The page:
As I get ever older, I am beginning to see our culture as one which punishes us for all of the wrong things. Take aging as an example. Instead of possibly rewarding us for all of our various work and life experiences and admitting that we have so much more wisdom to offer as we age, we often get rid of workers when they get past age 50, criticizing or ostracizing those who eventually become old and frail. Has it occurred to any of us what fate we will face if we should be lucky enough to live that long?
That is why I enjoyed reading Debbie Reynolds’s new memoir Unsinkable. The foreword by her daughter Carrie Fisher states this well. [My mother] is “telling her story from a point in her life, where she can see further and better than ever before.” That’s what being 85-years-old gives you, great perspective!
I enjoy Ms. Reynolds’s perspective on many things like aging: “For me, the hardest part of getting older is that I think I’m thirty. Then I look in the mirror and see somebody else looking back. It still startles me.” (page 177) I’m just beginning to appreciate the wisdom in these words!
For some reason, I have always liked Debbie Reynolds. I guess I enjoy her honest, straight-forward way of looking at things, never seeming like a “celebrity,” just normal and accessible. That is why I decided to read her new memoir. And for those of you who have a tendency to idealize the lives of the rich and famous, this story will certainly cure you of that illusion.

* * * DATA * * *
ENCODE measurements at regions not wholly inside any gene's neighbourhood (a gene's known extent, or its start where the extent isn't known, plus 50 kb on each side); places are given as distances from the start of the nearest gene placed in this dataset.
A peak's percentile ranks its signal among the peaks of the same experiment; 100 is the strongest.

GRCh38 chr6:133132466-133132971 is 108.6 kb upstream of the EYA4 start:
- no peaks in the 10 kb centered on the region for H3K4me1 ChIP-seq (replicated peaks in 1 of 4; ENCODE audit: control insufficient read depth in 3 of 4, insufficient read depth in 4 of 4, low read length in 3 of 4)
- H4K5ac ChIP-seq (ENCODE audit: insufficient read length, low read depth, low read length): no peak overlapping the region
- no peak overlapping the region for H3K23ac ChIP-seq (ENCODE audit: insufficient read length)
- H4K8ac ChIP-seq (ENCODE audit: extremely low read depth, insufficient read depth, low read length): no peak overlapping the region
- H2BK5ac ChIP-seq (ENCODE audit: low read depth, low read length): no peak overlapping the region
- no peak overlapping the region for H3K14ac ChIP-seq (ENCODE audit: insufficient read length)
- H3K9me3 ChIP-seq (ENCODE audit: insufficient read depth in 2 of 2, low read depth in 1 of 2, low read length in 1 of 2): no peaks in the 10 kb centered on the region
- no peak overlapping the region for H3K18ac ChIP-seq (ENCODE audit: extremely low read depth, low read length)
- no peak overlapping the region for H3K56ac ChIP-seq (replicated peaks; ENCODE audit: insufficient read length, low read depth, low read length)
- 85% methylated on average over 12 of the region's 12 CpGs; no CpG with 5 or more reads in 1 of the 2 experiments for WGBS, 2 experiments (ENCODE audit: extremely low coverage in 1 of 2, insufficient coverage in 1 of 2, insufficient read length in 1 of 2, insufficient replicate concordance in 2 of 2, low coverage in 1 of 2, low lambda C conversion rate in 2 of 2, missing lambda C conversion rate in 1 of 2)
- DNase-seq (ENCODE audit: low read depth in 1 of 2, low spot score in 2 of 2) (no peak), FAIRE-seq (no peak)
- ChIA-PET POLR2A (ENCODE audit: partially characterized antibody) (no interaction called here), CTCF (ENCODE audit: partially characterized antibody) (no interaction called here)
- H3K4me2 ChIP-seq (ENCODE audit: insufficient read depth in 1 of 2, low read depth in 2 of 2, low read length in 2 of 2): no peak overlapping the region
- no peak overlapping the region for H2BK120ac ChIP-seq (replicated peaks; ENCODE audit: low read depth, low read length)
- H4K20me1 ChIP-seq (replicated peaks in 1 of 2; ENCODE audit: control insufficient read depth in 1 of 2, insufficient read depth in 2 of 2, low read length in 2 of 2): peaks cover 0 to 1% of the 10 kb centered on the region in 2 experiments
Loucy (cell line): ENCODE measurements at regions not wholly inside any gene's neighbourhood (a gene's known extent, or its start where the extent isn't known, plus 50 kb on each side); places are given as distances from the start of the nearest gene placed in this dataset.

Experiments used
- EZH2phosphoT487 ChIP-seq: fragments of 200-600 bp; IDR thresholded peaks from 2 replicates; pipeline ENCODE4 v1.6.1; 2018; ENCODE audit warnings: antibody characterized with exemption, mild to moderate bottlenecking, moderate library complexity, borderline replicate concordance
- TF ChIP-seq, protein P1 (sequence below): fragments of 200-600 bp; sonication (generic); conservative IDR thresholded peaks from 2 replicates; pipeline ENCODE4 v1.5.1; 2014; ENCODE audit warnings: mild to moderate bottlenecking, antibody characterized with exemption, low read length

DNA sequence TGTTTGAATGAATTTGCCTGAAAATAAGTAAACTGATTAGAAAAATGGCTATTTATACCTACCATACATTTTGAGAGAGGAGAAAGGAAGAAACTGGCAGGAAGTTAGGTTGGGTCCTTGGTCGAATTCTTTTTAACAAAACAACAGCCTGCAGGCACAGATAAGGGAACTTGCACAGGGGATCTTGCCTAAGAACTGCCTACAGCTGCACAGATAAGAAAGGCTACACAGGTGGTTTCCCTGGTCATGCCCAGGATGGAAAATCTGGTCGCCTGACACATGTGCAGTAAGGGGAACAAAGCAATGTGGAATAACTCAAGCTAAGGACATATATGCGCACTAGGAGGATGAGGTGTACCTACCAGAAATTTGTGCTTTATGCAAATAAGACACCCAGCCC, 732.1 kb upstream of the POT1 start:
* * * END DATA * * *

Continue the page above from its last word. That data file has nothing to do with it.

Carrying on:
There is nothing idyllic about the struggles Ms. Reynolds has had to endure. Yes she was beautiful, talented and gutsy enough to find work as a movie star. Who can forget her in The Unsinkable Molly Brown and How the West was Won?
But her personal life can be the envy of no one. She admits that she has a very bad habit of trusting the wrong people, and choosing the worst husbands. Her first, Eddie Fisher, left her for Elizabeth Taylor with two small children, and the other two took horrible advantage of her loving, trusting nature, marrying her only for access to her wealth and fame. It seems love was not in the stars for Ms. Reynolds.
Still she did produce a strong, loving family, she is today an American legend, and she has had many amazing friendships, even with Liz Taylor!
And, in spite of the many tough life challenges she has had to confront, she is still alive and kicking in her mid-80s. I consider that a certain kind of success.
To learn more about mastering difficult life transitions you might enjoy my books: Midlife Magic: Becoming The Person You Are Inside! and my new one: Find Your Reason to be Here: The Search for Meaning in Midlife.
To find a new faith in love try: How to Believe In Love Again.